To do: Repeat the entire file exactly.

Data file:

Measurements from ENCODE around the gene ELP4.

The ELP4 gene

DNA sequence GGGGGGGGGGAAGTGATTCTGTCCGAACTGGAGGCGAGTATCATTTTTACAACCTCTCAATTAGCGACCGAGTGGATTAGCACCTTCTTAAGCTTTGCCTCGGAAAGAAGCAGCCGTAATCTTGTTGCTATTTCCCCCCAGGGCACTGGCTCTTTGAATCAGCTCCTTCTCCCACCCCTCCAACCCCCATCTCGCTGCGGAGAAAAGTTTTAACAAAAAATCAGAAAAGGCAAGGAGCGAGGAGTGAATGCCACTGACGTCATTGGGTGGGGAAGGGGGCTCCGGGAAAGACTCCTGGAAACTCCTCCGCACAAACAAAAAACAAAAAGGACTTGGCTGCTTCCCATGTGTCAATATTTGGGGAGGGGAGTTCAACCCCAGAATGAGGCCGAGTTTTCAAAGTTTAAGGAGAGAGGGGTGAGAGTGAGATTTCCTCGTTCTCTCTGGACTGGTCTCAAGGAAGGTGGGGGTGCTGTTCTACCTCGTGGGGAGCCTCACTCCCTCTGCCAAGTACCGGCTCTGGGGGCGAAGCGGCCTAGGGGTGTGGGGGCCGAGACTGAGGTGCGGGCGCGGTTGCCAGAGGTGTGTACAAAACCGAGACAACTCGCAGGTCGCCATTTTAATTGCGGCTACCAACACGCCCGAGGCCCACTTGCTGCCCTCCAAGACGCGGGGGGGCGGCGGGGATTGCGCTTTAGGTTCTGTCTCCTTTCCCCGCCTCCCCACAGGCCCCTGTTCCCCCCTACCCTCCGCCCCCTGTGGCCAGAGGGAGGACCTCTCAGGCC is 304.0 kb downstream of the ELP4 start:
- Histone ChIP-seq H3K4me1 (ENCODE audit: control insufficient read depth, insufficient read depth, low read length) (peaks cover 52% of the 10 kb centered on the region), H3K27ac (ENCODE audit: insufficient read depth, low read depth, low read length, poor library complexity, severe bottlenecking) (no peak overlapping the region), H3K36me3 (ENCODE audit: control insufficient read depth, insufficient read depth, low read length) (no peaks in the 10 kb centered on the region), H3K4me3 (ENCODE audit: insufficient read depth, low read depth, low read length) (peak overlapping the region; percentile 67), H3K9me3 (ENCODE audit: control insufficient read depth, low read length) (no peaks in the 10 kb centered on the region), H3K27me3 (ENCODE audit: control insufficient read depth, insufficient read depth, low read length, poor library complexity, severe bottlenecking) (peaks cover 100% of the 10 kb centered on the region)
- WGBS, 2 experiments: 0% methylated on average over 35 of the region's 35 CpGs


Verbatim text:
Measurements from ENCODE around the gene ELP4.

The ELP4 gene

DNA sequence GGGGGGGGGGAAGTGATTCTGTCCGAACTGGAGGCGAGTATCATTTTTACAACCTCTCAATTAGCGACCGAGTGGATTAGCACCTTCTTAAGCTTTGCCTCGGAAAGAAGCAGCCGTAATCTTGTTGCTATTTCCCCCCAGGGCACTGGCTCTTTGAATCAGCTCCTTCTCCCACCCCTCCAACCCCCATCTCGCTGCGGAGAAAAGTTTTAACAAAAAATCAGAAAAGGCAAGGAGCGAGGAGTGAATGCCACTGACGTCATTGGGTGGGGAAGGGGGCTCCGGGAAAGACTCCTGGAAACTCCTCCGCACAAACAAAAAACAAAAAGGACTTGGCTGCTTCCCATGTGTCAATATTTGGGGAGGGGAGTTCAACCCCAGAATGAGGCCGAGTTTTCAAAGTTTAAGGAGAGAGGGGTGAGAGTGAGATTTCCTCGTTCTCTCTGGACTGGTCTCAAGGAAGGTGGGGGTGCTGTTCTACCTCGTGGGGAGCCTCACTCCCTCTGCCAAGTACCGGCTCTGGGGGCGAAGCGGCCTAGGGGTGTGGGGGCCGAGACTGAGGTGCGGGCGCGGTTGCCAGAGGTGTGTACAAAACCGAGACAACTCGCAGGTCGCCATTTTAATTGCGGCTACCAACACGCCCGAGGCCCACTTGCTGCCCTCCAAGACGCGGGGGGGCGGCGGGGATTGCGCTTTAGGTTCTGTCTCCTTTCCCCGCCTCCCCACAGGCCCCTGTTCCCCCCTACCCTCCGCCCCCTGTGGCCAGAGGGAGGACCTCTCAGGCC is 304.0 kb downstream of the ELP4 start:
- Histone ChIP-seq H3K4me1 (ENCODE audit: control insufficient read depth, insufficient read depth, low read length) (peaks cover 52% of the 10 kb centered on the region), H3K27ac (ENCODE audit: insufficient read depth, low read depth, low read length, poor library complexity, severe bottlenecking) (no peak overlapping the region), H3K36me3 (ENCODE audit: control insufficient read depth, insufficient read depth, low read length) (no peaks in the 10 kb centered on the region), H3K4me3 (ENCODE audit: insufficient read depth, low read depth, low read length) (peak overlapping the region; percentile 67), H3K9me3 (ENCODE audit: control insufficient read depth, low read length) (no peaks in the 10 kb centered on the region), H3K27me3 (ENCODE audit: control insufficient read depth, insufficient read depth, low read length, poor library complexity, severe bottlenecking) (peaks cover 100% of the 10 kb centered on the region)
- WGBS, 2 experiments: 0% methylated on average over 35 of the region's 35 CpGs